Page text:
For parents who do not have the majority of parenting time of their children, state law typically requires that child support payments are made to the parent having the majority parenting time. The amount of a child support payment is determined based on a state’s child support guidelines, and, once a child support order is issued by a court, must be paid on time and in full.
Those who have to pay child support often have questions about the system, including whether or not child support payments can be deducted from one’s taxes. Here’s what you need to know–
Child Support Payments Are Not Deductible
According to an FAQ page provided by the Internal Revenue Service (IRS), child support payments are neither deductible by the child support payer, nor counted as taxable income by the child support receiver.
But You May Be Able to Claim the Child as a Dependent…
While you cannot deduct your child support payments from your annual tax bill, you may be able to claim your child as your dependent, and reap the tax benefits of doing so, if you make child support payments. According to the same source cited above, while the custodial parent (or parenting with the majority of parenting time) is typically the parent that will claim the dependency exemption for a child, a noncustodial parent may claim the exemption if the special rule for divorced parents applies. This rule requires that the custodial parent sign Form 8332, which is a release of the right to claim the child exemption.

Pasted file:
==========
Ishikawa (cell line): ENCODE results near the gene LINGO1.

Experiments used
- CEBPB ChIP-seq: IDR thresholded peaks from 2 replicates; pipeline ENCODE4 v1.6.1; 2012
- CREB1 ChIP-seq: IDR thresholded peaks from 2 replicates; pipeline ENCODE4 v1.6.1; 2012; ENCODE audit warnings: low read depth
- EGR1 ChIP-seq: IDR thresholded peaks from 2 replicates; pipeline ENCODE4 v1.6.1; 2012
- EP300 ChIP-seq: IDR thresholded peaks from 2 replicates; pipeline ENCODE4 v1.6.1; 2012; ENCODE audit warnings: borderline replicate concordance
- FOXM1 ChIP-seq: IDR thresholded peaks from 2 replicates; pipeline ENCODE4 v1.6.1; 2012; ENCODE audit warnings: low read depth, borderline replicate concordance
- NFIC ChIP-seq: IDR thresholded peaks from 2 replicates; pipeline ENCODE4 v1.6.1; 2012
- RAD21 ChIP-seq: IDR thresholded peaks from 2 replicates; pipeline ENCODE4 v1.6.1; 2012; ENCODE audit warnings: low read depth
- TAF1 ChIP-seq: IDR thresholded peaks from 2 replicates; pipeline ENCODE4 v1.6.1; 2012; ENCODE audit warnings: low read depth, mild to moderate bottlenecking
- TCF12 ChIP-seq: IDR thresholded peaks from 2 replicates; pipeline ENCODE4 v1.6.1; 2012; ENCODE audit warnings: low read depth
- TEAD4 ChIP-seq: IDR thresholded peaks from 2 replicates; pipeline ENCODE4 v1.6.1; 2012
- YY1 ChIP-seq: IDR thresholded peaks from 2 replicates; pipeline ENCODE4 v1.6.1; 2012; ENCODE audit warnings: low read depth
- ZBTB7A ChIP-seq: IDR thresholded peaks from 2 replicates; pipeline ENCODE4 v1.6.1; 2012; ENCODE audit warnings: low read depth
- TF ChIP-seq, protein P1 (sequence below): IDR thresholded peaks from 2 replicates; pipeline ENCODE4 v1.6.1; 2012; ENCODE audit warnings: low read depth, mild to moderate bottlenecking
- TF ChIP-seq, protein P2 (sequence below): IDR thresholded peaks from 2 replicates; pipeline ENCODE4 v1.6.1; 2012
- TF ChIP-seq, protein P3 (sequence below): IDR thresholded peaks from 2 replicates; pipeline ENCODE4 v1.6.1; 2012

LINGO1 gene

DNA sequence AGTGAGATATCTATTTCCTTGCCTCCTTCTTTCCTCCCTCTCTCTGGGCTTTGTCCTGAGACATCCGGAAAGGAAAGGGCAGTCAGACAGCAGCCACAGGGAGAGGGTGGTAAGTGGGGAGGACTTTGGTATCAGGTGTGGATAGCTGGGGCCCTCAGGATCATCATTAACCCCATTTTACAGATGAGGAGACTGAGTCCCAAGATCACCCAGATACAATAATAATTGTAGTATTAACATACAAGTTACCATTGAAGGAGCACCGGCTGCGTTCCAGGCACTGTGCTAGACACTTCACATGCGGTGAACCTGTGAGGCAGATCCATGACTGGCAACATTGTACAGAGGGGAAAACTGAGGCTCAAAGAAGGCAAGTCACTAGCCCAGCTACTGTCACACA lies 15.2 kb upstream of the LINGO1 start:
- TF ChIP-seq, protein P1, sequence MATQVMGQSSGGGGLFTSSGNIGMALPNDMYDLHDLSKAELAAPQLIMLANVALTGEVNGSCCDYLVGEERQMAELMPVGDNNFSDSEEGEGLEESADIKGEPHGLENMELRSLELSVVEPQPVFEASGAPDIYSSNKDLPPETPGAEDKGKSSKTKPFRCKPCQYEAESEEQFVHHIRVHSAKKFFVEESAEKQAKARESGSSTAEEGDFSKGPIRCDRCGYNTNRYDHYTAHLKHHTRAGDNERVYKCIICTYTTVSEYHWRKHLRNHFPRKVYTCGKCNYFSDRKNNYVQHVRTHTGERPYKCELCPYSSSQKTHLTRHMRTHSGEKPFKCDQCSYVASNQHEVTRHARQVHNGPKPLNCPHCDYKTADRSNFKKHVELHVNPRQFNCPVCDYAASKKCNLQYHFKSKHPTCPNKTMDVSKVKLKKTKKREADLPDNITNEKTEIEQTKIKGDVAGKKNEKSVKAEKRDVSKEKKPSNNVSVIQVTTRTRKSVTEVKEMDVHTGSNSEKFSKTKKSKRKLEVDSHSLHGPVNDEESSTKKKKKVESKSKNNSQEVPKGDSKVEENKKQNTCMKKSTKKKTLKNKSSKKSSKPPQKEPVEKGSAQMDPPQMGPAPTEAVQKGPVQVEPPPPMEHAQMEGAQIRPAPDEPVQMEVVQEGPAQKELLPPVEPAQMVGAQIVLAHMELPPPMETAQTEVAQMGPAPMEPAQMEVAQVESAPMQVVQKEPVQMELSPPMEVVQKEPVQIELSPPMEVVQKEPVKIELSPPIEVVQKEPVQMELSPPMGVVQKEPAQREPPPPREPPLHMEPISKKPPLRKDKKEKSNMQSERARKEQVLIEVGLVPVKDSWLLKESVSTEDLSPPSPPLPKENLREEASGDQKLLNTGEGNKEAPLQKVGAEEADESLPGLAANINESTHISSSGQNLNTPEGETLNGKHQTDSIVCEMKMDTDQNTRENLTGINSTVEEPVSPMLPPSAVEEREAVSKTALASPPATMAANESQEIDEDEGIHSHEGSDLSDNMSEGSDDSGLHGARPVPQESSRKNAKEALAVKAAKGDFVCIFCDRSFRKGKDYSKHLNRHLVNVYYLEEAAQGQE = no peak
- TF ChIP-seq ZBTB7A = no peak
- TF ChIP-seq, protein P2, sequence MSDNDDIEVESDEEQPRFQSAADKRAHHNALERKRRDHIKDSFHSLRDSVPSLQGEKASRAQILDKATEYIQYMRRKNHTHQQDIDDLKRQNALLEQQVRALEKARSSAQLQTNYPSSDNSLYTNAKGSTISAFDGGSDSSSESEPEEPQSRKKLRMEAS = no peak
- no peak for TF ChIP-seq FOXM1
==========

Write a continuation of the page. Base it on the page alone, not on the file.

Are There Other Tax Consequences of Child Support?
While your taxes may not be directly affected based on the fact that you are making or receiving child support payments alone, if you fail to pay child support as ordered, one of the consequences may be the interception of your state or federal tax return. Typically, other steps to recoup child support benefits will be initiated before your tax return is seized, but this is one potential consequence of which you should be aware.
Answers to More Questions About Taxes and Child Support
Filing taxes is complicated as it is; if you are a divorced parent who pays or receives child support, you may have more questions about how child support may affect your taxes, or about which parent maintains the right to claim a shared child as a dependent. These questions are best answered by a tax professional, financial professional, or lawyer.
Call Fay, Farrow & Associates, P.C. Today
At the law offices of Fay, Farrow & Associates, P.C., we understand the financial ramifications of child support. When you are in the midst of a divorce and a child support obligation is being negotiated, our experienced child support lawyers in Illinois can help you to make sense of your long-term financial picture and understand your rights and obligations. To schedule a consultation with our family law attorneys today, please call us directly or send us a message telling us more about your situation. We look forward to partnering with you!